ACS CAN Applauds FDA’s Rule on Laboratory Developed Test Regulation

New rule welcome while Congress works to pass legislation to modernize diagnostics oversight

April 29, 2024

WASHINGTON, D.C. – Today, the Food and Drug Administration (FDA) finalized a new rule regulating laboratory developed tests (LDTs) that will harmonize oversight for diagnostic tests regardless of whether tests are performed in individual laboratories or sold as prepackaged kits. For the past several years, the American Cancer Society Cancer Action Network (ACS CAN) has joined with a broad coalition of stakeholders in calling for legislative reform of the diagnostics space, specifically supporting the Verifying Accurate, Leading-edge IVCT Development (VALID) Act as way to achieve that reform. This legislation would modernize and harmonize diagnostics oversight. Until Congress can act, the FDA’s rule will be a positive step toward ensuring uniform review of all tests intended for the same purpose. 

Currently, diagnostic tests undergo widely different oversight depending on whether they are submitted to the FDA for review or are offered as LDTs, which does not involve any premarket review. This difference opens the door to the possibility that test results for the same sample may vary depending on where the test is conducted, potentially leading to incorrect treatment decisions and patient harm if a test result is not valid.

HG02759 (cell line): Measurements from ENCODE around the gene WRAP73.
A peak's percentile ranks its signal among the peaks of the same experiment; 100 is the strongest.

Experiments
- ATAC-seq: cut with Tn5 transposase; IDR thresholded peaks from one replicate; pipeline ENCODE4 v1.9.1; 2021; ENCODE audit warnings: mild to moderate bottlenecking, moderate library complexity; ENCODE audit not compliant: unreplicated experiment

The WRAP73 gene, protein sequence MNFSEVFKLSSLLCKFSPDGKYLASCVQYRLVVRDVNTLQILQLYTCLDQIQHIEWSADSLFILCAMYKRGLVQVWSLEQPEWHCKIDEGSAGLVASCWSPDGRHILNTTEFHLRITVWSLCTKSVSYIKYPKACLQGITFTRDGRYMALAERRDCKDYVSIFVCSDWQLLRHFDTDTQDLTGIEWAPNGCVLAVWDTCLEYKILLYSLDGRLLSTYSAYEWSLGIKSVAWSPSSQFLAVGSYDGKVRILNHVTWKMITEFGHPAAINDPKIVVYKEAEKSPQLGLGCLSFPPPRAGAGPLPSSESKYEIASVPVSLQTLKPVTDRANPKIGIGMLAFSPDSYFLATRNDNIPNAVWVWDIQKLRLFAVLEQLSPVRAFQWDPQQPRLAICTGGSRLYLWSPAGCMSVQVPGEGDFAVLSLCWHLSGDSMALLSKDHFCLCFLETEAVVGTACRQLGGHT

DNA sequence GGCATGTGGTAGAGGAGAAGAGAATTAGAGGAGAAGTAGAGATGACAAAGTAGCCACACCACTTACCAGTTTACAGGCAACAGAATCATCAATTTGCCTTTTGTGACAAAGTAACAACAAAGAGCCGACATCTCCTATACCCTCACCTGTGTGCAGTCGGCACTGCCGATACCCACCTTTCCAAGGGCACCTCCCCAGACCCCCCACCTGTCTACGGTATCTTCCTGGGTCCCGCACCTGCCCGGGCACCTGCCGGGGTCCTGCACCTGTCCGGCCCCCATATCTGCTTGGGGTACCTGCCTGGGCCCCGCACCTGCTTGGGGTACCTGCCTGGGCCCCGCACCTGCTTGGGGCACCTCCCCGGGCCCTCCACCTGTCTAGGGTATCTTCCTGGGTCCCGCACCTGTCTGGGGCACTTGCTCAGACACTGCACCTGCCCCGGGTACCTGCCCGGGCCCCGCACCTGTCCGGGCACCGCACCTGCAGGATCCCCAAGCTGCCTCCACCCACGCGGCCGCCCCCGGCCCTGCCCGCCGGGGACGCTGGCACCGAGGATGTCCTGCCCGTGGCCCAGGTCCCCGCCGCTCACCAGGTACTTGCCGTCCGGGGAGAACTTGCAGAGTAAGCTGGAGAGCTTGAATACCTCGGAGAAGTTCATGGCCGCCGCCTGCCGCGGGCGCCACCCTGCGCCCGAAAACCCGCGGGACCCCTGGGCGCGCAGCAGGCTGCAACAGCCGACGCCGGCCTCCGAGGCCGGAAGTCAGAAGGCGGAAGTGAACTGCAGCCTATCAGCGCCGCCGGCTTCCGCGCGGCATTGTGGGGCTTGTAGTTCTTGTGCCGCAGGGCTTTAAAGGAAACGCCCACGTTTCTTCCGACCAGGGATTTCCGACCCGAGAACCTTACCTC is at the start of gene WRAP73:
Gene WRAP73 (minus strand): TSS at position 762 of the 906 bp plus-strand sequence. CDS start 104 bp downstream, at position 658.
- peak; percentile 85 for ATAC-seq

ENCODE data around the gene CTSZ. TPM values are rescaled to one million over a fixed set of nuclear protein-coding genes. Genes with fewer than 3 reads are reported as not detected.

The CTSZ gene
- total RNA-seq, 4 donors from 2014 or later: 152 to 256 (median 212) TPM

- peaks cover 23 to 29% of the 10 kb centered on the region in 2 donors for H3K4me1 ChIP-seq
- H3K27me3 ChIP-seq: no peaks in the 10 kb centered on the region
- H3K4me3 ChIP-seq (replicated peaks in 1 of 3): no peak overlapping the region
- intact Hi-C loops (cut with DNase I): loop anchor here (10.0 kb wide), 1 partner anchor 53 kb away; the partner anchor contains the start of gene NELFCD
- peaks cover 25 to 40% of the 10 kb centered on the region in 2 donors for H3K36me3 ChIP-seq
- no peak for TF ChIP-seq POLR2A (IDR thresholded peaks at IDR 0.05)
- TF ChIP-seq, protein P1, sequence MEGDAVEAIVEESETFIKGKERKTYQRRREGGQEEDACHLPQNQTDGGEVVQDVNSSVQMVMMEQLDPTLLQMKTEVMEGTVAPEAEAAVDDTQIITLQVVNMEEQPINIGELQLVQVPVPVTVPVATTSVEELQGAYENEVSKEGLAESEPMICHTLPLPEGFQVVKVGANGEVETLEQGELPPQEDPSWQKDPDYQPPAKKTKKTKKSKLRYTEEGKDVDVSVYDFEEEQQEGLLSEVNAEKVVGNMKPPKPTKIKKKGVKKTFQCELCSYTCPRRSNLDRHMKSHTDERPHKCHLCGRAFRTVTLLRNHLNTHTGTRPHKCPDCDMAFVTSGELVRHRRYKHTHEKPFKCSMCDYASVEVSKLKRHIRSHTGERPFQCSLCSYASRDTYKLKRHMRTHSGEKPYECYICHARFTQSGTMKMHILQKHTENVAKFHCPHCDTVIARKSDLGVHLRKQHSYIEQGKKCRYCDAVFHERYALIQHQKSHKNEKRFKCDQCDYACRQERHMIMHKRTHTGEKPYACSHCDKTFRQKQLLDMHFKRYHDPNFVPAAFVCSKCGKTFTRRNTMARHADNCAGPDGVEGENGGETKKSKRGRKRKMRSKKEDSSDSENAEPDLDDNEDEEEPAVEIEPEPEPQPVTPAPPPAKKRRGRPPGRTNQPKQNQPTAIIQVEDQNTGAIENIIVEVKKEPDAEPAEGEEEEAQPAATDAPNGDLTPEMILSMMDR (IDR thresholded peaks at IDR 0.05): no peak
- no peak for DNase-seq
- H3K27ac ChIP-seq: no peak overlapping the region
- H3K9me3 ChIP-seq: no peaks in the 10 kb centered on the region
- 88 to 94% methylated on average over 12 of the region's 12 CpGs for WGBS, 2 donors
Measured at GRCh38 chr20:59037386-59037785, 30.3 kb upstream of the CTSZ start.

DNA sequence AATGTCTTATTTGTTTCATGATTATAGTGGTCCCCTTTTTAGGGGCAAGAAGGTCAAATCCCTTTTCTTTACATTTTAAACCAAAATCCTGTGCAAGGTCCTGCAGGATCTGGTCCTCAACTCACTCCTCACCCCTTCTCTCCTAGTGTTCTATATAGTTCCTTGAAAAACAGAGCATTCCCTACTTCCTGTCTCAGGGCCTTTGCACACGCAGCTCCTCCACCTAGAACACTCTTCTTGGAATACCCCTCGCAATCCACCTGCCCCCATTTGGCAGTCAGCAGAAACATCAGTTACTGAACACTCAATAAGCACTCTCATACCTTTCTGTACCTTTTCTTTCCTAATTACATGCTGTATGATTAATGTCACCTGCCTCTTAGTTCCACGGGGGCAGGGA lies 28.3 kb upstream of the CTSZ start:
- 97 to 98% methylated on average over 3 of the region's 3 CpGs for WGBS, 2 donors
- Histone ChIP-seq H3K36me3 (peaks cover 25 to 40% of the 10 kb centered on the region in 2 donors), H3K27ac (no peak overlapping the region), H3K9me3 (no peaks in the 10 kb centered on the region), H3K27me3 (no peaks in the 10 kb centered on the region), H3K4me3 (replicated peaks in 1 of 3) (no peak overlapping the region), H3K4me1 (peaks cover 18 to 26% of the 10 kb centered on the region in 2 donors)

“Cancer patients rely on accurate and clinically valid diagnostic tests to optimize their treatment options,” said Lisa A. Lacasse, president of ACS CAN. “The overarching goal for diagnostic reform is to ensure that patients have confidence in the results of diagnostic tests, which have become increasingly critical in the management of cancer. Cancer patients and their physicians should be able to trust the information produced by a diagnostic test regardless of where that test is conducted. As the regulations are implemented, we call on Congress to provide FDA with any necessary resources for the increased workload and to pass comprehensive legislation, such as the VALID Act, as soon as possible.”